Flying the Space Shuttles to their New Homes

The now-retired space shuttle orbiters will soon be heading to their new museum homes. April 17, 2012 is the current date planned for a modified Boeing 747 to give a piggyback ride to shuttle Discovery to bring it from Kennedy Space Center to Washington Dulles International Airport, where it will then be towed to the National Air and Space Museum’s Steven F. Udvar-Hazy Center, located adjacent to the airport. Just how will this be done? The video above explains the procedure, and of course, this is not the first time a space shuttle has ridden atop the specially designed airplane. Every time a shuttle landed in Edwards Air Force Base in California (54 times) or New Mexico (once), it had to be transported back to Kennedy Space Center via an airplane.

If you are in the Washington DC area, there will be an arrival ceremony, currently planned for April 19. See this link from the more information.

The special airplane, NASA 905, will then be paired up with the test space shuttle, Enterprise, which has been at the Smithsonian, but is now heading to Intrepid Sea, Air & Space Museum in New York. The current date for that flight is April 23, but all the dates are dependent on the weather.

Later this year, probably September, the NASA 905 will bring shuttle Endeavour to Los Angeles to the California Science Center. The flight path has not yet been determined, but for those living in the mid-section of the US, be on the lookout for more information of flyovers and places where the shuttle will be stopping during its final flight.

Shuttle Atlantis will be displayed at the Kennedy Space Center Visitor’s Complex in Florida.

7 Replies to “Flying the Space Shuttles to their New Homes”

  1. I wonder which airport they’ll flyEnterprise into to get her to the Intrpeid. Presumably Newark and then they’ll ferry her across the Hudson. That will make for an interesting spectacle. I may just have to make time to watch that.

    I have seen Enterprise before. On top of a 747 flying over Birmingham, UK, in the early 1980’s when I was in college. So it’ll be like having an old friend to visit.


  2. In 1983 I just happened to be in Wichita, KS one afternoon when the 747 / Space Shuttle combo came into McConnell AFB. They flew it a lap around the city to announce its arrival and in the time I was able to get over to Pawnee Ave and was first to park right under the glide slope to McConnell’s runway. When it came over at about 200 feet it was the most amazing thing I have ever seen fly. Sadly, I didn’t have a camera.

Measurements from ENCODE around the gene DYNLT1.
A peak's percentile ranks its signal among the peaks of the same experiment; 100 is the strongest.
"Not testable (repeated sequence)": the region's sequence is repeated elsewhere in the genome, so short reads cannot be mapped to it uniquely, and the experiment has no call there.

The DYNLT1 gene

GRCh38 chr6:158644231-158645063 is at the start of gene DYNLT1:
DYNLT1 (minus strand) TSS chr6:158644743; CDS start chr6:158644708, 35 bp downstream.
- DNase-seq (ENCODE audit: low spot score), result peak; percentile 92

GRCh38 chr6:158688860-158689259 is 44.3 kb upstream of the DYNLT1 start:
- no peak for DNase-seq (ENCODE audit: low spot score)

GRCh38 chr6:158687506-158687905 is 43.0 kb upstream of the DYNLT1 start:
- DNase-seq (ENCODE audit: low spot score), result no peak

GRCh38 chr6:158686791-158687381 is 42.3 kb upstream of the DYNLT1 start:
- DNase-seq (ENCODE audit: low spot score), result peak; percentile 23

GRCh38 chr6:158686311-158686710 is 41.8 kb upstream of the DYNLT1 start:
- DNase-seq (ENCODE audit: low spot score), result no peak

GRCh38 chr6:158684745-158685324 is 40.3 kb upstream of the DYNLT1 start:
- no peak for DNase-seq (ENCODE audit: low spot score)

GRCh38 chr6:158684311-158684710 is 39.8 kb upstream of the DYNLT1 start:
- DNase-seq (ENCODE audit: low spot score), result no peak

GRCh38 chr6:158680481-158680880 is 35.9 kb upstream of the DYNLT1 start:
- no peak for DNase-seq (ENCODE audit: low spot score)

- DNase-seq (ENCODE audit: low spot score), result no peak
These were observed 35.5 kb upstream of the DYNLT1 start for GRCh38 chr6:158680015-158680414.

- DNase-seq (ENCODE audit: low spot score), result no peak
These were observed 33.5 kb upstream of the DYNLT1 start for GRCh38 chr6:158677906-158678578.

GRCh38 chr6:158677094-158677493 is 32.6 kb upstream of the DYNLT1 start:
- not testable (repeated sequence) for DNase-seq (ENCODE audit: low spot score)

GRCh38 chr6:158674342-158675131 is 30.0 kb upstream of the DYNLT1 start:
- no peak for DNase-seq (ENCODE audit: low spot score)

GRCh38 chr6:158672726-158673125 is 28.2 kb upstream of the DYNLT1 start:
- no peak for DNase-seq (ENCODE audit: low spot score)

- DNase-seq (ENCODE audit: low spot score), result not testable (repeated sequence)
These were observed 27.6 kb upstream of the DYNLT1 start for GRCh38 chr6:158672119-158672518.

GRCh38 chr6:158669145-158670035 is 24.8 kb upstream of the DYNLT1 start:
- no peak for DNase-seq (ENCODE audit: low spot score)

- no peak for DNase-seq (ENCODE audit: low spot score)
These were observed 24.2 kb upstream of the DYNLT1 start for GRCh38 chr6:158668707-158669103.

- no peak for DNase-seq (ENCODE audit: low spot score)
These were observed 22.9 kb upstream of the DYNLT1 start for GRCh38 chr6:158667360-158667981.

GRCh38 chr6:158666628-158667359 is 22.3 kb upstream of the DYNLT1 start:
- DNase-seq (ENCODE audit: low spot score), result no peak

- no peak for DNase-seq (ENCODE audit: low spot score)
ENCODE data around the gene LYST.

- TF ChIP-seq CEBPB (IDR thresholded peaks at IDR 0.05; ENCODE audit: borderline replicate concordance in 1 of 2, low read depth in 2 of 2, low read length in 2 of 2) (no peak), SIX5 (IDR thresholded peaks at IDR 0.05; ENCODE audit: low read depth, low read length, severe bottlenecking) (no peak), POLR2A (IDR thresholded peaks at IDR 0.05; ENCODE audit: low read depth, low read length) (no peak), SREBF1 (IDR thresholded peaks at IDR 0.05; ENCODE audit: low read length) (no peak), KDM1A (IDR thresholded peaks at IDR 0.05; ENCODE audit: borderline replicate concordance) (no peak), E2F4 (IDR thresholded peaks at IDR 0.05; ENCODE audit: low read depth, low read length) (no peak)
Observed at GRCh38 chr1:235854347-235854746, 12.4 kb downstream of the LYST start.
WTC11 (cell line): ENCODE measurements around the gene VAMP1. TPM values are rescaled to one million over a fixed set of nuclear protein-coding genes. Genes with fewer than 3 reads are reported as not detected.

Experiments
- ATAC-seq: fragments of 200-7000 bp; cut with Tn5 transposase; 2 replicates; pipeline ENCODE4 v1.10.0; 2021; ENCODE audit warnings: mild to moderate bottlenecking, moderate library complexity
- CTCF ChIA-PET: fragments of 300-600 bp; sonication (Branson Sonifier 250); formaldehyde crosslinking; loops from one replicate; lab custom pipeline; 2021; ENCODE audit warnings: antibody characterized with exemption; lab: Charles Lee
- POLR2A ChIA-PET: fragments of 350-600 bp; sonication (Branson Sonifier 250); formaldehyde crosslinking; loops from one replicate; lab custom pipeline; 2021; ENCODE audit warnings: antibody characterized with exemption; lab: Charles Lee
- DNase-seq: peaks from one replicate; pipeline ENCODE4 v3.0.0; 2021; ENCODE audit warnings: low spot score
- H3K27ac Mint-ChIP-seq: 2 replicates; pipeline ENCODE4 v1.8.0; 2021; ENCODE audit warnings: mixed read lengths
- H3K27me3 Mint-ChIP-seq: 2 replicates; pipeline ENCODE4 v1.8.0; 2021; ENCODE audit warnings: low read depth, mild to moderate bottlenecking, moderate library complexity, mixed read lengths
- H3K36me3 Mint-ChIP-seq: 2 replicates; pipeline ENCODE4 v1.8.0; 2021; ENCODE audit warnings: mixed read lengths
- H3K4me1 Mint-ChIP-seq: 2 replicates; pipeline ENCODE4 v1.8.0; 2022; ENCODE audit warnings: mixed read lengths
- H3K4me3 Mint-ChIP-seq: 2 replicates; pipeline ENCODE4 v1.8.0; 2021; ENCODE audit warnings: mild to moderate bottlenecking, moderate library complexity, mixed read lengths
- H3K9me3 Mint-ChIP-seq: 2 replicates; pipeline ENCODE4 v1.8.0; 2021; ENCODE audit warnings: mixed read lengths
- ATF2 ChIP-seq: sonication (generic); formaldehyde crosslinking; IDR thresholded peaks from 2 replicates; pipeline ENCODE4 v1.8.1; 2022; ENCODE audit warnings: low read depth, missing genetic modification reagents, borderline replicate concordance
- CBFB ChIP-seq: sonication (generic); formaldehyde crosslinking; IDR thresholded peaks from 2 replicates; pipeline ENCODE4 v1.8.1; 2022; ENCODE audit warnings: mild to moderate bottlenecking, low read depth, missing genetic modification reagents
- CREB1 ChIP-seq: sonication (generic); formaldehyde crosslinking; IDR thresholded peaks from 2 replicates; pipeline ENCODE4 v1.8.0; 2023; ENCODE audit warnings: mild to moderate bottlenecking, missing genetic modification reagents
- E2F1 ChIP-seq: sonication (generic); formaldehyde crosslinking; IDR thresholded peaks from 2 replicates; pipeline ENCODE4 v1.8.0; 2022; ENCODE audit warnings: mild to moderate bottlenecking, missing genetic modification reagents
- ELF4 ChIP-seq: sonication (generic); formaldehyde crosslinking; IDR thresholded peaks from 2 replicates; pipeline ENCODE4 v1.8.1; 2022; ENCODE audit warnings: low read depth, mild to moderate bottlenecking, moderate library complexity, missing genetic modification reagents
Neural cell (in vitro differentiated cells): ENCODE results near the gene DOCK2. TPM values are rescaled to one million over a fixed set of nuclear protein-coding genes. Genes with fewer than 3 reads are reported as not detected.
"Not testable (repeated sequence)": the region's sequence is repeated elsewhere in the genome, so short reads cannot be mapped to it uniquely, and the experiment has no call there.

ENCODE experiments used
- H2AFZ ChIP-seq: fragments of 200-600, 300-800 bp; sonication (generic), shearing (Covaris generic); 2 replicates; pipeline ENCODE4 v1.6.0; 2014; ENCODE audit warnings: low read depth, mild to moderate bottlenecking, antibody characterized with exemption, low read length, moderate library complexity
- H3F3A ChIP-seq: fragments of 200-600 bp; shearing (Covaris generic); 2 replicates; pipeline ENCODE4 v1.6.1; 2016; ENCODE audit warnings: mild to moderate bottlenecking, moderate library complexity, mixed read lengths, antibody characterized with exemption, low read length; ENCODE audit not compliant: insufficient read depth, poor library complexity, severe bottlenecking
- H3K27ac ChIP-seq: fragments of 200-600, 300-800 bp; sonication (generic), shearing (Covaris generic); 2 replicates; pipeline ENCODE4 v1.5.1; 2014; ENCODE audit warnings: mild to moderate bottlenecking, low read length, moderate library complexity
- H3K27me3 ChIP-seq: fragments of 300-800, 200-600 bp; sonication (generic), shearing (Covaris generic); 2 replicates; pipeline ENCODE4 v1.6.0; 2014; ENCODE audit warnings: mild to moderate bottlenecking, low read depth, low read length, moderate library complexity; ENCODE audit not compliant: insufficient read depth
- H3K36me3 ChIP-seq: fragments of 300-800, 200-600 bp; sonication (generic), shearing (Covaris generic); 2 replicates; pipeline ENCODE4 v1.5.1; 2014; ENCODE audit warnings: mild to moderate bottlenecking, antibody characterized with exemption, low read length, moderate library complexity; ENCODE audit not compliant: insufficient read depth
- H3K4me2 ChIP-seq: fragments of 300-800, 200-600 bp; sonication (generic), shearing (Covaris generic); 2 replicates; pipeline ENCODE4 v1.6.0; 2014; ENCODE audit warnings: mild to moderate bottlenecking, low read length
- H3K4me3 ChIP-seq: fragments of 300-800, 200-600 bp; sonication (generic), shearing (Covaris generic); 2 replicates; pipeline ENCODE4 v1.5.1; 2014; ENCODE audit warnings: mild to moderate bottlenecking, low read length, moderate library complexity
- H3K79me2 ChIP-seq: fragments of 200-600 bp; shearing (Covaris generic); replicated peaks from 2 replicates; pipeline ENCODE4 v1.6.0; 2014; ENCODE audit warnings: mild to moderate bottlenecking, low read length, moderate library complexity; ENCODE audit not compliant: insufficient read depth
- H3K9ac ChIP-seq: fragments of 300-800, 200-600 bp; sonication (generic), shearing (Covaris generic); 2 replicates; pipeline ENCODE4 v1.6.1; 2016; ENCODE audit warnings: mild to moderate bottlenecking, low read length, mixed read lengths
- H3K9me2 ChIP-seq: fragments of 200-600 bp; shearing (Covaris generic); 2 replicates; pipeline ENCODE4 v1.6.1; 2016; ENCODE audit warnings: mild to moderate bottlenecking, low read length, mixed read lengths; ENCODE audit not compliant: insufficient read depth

3. I was born in the mid 50s, 40 miles west of Canaveral. I watched the Mercury 7, Gemini and Apollo lift off from the comfort of my back yard. When I was 8 I wanted to be just like John Glenn (thank god that didn’t happen). Anyway, a space geek from the start.

    Which makes this all the harder to say:

    Shuttle should never have been built. Damn Nixon, and his space truck, that hauled little, could barely make orbit with the fuel tank painted and was too fragile to launch more than once a year.

    Oh, and $2 billion a year whether it left the pad or not. Rubbish and good riddance. Maybe the Chinese will make better decisions than our stoopid politicians.

    1. You are entirely correct. However the ruination of our space program started with Kennedy wanting to beat the russians to the moon and hence Mercury thru Saturn.
      Remember the incredible X-15 that was way before Mercury and would have resulted
      in a craft far more advanced than the shuttle.

      Yes, stoopid politicians!

  4. NASA took Enterprise to the Paris Air show in the early 80’s and did a few fly-pasts of UK Airports on the flight back to Florida. One of them was Glasgow Airport, Scotland. I was at the airport to see it and I was listening on my air-band radio. I heard the Captain asked for directions to Fly over the Rockwell Plant in the local town of East Kilbride. (I understand Rockwell, manufactured the Shuttle and it was this Factories Anniversary) Now I don’t think it is normal for the Ground controller to give pilots directions, so I was not surprised when on the nightly news everyone was standing outside the plant with the TV crew. And yes they missed it by miles. Thank goodness they are better at navigating in space.

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